“Movement by flight is the most costly form of locomotion for the thick-billed murres, but several other factors also influence the migration of the thick-billed murre”, Jannie Linnebjerg explains.

Males have their movement restricted by having to take care of the flightless and slow swimming chick. Thus they only have two options after the breeding season has ended. They can stay in the local area until the chick is independent and able to fly or they can swim-migrate with the chick.

Females on the other hand have three options. They can stay close to the colony until the moult is over, they can swim-migrate or they can fly away from the breeding area to another favourable area to moult.

Thick-billed murres have a very unique breeding strategy (shared with common murres and razorbills) in which chicks leave the colony accompanied by the male parent when about one quarter of adult size and unable to fly. The duration of parental care for thick-billed murres after leaving the colony has until now been poorly known, but findings from this project estimate the post-fledging parental care period to be 37 ± 2 days.[1] 

Another important factor affecting the onset of migration of murres is moult. The adult birds are flightless during the entire moulting period (~2 months), which takes place soon after the breeding season, and for males this occur during parental care at sea. Because males do all the parental care at sea, males and females have different constraints. The main aim of this part of the projected was to find out how these different restrictions affected male and female movement behaviour and thus how they manage migration (Fig 2).

Figure 2. The map shows the migration route and overwintering areas of one female thick-billed murre. The non-breeding period has been divided into different categories (depicted by the different colours). The table shows how much time the bird spent flying, resting and foraging during these different periods.

Relevance, Impact and Cultural Aspects of the Project

The number of seabirds around the world has declined dramatically during recent decades, and a high percentage of the world’s pelagic seabird populations are threatened. The major threats at sea are commercial fisheries (via competition and bycatch), pollution and hunting, but also climate change altering the availability of prey.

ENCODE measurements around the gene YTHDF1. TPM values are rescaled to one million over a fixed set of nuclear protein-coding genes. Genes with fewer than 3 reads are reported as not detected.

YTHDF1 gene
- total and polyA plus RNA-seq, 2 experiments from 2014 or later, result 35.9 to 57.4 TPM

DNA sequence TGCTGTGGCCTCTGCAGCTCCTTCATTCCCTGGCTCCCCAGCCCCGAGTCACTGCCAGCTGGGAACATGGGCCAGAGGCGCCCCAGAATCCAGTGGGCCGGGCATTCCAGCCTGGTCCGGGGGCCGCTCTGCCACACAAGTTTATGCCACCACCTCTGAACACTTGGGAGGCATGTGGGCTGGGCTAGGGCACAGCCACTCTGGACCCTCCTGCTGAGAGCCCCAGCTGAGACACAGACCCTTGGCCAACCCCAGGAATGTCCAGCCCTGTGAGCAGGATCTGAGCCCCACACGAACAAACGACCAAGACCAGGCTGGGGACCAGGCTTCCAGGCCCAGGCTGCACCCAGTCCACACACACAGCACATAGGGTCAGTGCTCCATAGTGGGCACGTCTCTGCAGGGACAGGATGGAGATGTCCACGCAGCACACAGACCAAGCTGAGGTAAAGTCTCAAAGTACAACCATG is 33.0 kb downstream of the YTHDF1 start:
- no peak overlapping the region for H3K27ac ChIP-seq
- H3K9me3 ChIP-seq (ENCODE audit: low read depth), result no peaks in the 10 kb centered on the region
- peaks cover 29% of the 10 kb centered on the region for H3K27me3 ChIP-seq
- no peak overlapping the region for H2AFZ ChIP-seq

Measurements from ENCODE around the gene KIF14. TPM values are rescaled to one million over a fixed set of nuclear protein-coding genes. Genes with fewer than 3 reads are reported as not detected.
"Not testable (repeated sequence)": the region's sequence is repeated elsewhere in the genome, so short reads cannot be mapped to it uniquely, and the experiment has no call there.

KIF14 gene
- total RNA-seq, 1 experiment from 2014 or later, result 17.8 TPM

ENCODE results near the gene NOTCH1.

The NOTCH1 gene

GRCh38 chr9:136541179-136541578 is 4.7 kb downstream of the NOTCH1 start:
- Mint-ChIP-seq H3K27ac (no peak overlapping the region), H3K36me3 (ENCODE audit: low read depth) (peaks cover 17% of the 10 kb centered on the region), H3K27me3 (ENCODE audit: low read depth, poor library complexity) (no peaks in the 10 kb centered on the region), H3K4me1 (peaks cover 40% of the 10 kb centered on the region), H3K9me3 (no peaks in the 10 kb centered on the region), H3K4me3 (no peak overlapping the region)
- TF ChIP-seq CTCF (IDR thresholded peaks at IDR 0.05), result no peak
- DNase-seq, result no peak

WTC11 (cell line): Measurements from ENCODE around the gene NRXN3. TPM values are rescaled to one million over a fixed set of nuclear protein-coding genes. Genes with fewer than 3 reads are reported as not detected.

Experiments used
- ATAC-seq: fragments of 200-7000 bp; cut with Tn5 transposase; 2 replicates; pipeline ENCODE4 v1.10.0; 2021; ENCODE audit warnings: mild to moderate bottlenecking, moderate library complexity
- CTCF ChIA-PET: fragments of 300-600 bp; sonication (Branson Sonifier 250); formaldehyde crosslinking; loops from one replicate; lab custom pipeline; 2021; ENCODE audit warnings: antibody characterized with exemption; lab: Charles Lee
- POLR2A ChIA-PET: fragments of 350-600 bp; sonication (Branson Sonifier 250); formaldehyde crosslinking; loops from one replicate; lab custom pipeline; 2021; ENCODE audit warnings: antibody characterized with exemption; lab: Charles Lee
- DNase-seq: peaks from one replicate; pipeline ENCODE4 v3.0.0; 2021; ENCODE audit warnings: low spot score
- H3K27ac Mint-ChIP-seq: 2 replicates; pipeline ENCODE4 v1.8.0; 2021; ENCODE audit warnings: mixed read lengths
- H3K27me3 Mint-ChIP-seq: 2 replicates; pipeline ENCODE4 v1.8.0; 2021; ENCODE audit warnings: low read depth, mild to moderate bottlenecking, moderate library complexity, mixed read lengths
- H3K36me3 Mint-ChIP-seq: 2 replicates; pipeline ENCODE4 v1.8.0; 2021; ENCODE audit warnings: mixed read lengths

In the Arctic, the thick-billed murre, one of the most abundant, ecologically important and popular seabird species to hunt, is in serious decline. Data from a new study [2] on the migration patterns of thick-billed murres in the North Atlantic (where my involvement was supported by the Carlsberg Foundation) has shown a clear relationship between the over-wintering areas and population trends. 

The populations overwintering in Greenlandic waters or in areas east of Greenland have shown a dramatic decline at the breeding colonies (Svalbard, Iceland and large parts of Greenland). On the contrary, breeding populations in Canada and Northwest Greenland are stable, and, interestingly, these birds overwinter primarily in Canadian waters. 

This pattern suggests that conditions in the different wintering areas play a crucial role in the population decline. This information is of great interest to the management agencies concerned with conservation and/or the use of living resources, as it can aid when planning and implementing management of this species.

The grant from the Carlsberg Foundation has allowed me to spend two years at the Centre for Animal Movement Research (CAnMove) in Lund, Sweden. The aim of CAnMove is to facilitate trans-disciplinary research and promote basic and applied science to study the evolutionary causes and consequences of animal movement across scales. Working amongst the world’s leading animal movement ecologists has truly allowed me to take my research career to the next level.


[1] Elliot KH, Linnebjerg JF, Burke C, Gaston AJ, Mosbech A, Frederiksen M and Merkel FR (in revision) Growth, not mortality, drives parental care strategy in auks. American Naturalist.

[2] Frederiksen M, Descamps S, Erikstad KE, Gaston AJ, Gilchrist HG, Johansen KL, Kolbeinsson Y, Linnebjerg JF, Mallory ML, McFarlane Tranquilla LA, Merkel FR, Montevecchi WA, Mosbech A, Reiertsen TK, Robertson GJ, Steen H, Strøm H & Thórarinsson TL (2016) Migratory connectivity of a declining seabird on an ocean basin scale: conservation implications. Biological Conservation 200:26-35.